Radiomics in predicting treatment response in non-small-cell lung cancer: current status, challenges and future perspectives

Lung Cancer

Eur Radiol. 2020 Aug 18. doi: 10.1007/s00330-020-07141-9. Online ahead of print.


OBJECTIVES: Radiomics is the extraction of quantitative data from medical imaging, which has the potential to characterise tumour phenotype. The radiomics approach has the capacity to construct predictive models for treatment response, essential for the pursuit of personalised medicine. In this literature review, we summarise the current status and evaluate the scientific and reporting quality of radiomics research in the prediction of treatment response in non-small-cell lung cancer (NSCLC).

METHODS: A comprehensive literature search was conducted using the PubMed database. A total of 178 articles were screened for eligibility and 14 peer-reviewed articles were included. The radiomics quality score (RQS), a radiomics-specific quality metric emulating the TRIPOD guidelines, was used to assess scientific and reporting quality.

RESULTS: Included studies reported several predictive markers including first-, second- and high-order features, such as kurtosis, grey-level uniformity and wavelet HLL mean respectively, as well as PET-based metabolic parameters. Quality assessment demonstrated a low median score of + 2.5 (range - 5 to + 9), mainly reflecting a lack of reproducibility and clinical evaluation. There was extensive heterogeneity between studies due to differences in patient population, cancer stage, treatment modality, follow-up timescales and radiomics workflow methodology.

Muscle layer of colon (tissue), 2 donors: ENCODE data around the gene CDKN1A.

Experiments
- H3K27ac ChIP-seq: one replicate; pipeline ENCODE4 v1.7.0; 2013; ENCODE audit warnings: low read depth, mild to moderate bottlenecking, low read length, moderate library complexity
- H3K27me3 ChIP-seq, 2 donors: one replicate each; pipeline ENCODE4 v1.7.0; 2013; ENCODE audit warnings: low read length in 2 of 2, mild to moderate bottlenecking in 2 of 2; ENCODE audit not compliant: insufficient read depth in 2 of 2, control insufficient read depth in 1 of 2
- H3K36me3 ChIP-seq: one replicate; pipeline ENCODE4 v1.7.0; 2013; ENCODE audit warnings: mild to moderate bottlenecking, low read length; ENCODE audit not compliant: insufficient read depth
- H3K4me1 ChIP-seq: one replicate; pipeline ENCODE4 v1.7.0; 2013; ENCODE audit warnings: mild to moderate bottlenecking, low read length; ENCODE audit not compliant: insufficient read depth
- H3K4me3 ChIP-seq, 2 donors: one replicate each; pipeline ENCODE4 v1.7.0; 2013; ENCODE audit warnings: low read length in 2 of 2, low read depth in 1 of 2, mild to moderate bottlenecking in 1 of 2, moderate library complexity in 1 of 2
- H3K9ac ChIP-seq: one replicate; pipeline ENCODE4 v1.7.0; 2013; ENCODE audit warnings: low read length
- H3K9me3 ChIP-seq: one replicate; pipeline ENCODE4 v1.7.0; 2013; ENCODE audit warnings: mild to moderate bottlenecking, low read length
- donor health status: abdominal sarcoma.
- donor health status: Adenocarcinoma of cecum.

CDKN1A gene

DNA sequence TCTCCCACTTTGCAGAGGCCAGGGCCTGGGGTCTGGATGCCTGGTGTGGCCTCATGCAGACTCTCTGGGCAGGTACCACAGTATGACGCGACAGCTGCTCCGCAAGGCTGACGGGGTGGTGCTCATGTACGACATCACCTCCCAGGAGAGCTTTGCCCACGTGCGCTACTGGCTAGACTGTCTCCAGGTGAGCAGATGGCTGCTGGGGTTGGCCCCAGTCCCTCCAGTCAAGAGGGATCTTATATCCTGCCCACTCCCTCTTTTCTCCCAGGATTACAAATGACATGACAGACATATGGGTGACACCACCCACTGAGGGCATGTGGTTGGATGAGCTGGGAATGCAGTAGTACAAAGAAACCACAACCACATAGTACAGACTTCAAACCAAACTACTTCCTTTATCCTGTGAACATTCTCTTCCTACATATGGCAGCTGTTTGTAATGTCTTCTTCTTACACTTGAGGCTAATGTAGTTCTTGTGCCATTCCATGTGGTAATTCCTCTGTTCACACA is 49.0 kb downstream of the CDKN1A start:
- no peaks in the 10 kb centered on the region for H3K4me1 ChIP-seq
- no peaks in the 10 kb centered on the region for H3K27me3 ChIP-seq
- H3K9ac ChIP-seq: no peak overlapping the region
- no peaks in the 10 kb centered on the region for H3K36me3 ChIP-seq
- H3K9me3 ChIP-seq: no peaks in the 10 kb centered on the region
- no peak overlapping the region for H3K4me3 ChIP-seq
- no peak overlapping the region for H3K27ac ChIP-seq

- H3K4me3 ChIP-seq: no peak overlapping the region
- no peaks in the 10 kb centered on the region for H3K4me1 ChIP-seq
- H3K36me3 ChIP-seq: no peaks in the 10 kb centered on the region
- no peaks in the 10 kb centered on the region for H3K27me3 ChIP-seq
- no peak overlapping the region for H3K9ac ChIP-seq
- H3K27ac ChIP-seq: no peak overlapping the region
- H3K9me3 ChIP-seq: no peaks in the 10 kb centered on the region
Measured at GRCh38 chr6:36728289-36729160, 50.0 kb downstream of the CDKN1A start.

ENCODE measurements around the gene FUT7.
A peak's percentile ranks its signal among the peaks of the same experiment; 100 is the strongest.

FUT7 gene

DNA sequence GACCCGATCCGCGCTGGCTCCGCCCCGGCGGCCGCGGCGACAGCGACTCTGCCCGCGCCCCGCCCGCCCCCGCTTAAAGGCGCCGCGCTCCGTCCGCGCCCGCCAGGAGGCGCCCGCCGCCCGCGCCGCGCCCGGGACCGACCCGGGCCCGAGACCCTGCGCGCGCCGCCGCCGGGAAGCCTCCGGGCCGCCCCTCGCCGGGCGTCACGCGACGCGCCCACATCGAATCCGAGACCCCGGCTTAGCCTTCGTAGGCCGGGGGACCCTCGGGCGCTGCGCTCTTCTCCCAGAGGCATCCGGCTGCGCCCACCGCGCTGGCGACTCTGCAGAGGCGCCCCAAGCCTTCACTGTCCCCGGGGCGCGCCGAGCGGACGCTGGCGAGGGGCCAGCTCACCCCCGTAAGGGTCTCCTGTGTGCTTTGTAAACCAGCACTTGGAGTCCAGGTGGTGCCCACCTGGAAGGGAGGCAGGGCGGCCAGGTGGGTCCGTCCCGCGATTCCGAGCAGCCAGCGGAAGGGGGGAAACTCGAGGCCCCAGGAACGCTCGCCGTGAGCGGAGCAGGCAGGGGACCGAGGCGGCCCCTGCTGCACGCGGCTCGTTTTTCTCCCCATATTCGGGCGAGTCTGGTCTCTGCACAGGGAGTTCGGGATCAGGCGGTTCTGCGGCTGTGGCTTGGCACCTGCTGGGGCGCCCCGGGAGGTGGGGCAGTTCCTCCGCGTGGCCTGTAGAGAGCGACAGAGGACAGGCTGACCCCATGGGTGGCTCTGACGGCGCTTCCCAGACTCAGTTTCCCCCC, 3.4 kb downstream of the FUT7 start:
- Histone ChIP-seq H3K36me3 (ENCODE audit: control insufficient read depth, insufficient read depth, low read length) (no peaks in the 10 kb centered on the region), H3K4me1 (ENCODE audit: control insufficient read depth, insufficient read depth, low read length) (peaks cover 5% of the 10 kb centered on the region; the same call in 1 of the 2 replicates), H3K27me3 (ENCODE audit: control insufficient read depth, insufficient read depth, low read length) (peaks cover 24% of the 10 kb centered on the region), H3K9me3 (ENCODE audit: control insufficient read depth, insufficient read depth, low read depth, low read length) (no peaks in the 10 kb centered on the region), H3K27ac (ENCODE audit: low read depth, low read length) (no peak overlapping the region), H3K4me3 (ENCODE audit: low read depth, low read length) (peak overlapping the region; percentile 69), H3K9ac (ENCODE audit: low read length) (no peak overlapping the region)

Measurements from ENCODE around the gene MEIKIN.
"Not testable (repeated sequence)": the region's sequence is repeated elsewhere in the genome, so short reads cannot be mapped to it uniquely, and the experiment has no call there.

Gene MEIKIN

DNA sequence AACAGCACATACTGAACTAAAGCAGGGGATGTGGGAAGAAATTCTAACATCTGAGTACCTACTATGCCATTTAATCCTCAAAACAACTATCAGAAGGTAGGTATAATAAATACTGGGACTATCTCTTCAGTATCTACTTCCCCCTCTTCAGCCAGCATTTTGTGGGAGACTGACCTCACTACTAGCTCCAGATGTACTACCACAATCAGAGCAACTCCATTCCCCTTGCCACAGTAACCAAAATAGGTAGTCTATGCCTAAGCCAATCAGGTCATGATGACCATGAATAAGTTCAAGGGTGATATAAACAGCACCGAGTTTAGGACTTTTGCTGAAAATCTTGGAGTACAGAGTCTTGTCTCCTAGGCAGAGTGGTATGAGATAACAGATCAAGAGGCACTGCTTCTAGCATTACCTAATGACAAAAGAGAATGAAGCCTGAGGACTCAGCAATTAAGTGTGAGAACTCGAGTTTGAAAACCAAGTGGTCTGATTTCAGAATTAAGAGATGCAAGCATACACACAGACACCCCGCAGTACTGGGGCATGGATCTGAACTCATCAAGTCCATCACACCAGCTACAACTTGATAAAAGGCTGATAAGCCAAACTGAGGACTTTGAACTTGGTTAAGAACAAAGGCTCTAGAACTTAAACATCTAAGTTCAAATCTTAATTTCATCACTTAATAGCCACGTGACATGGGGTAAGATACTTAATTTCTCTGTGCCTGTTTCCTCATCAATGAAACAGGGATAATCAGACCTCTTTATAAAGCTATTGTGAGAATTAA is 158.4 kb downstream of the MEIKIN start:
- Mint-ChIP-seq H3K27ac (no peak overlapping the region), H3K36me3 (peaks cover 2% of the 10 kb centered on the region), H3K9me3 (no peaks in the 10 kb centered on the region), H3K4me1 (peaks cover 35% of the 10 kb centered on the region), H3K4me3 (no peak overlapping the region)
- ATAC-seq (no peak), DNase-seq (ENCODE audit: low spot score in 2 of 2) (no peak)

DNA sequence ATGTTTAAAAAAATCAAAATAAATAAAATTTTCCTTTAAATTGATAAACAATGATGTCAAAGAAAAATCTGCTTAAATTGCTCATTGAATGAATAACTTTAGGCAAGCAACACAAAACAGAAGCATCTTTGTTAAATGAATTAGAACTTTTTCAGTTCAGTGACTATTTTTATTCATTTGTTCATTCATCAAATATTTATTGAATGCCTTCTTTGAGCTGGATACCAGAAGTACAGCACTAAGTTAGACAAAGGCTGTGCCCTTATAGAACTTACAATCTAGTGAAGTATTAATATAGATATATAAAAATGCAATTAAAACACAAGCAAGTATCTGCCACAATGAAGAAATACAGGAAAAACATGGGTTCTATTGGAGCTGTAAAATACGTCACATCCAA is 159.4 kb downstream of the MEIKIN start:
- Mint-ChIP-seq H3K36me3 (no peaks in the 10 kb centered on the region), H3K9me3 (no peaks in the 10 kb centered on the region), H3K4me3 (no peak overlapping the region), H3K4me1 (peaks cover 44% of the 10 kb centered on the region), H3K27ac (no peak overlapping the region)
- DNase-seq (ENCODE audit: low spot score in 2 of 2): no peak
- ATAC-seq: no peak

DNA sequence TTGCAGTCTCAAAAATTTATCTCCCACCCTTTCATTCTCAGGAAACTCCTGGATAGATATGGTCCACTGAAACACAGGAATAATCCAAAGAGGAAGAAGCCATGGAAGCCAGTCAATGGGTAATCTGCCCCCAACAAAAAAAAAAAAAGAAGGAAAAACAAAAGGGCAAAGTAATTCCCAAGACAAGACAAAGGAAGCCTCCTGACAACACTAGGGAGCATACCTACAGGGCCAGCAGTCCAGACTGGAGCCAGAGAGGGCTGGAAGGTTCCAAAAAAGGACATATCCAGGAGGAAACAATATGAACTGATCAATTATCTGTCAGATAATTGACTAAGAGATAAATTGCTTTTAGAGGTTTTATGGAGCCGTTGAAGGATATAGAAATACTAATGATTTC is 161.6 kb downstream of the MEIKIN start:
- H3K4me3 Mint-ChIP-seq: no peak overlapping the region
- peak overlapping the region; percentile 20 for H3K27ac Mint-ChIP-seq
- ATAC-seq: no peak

CONCLUSIONS: Radiomics research has not yet been translated into clinical use. Efforts towards standardisation and collaboration are needed to identify reproducible radiomic predictors of response. Promising radiomic models must be externally validated and their impact evaluated within the clinical pathway before they can be implemented as a clinical decision-making tool to facilitate personalised treatment for patients with NSCLC.

KEY POINTS: • The included studies reported several promising radiomic markers of treatment response in lung cancer; however, there was a lack of reproducibility between studies. • Quality assessment using the radiomics quality score (RQS) demonstrated a low median total score of + 2.5 (range - 5 to + 9). • Future radiomics research should focus on implementation of standardised radiomics features and software, together with external validation in a prospective setting.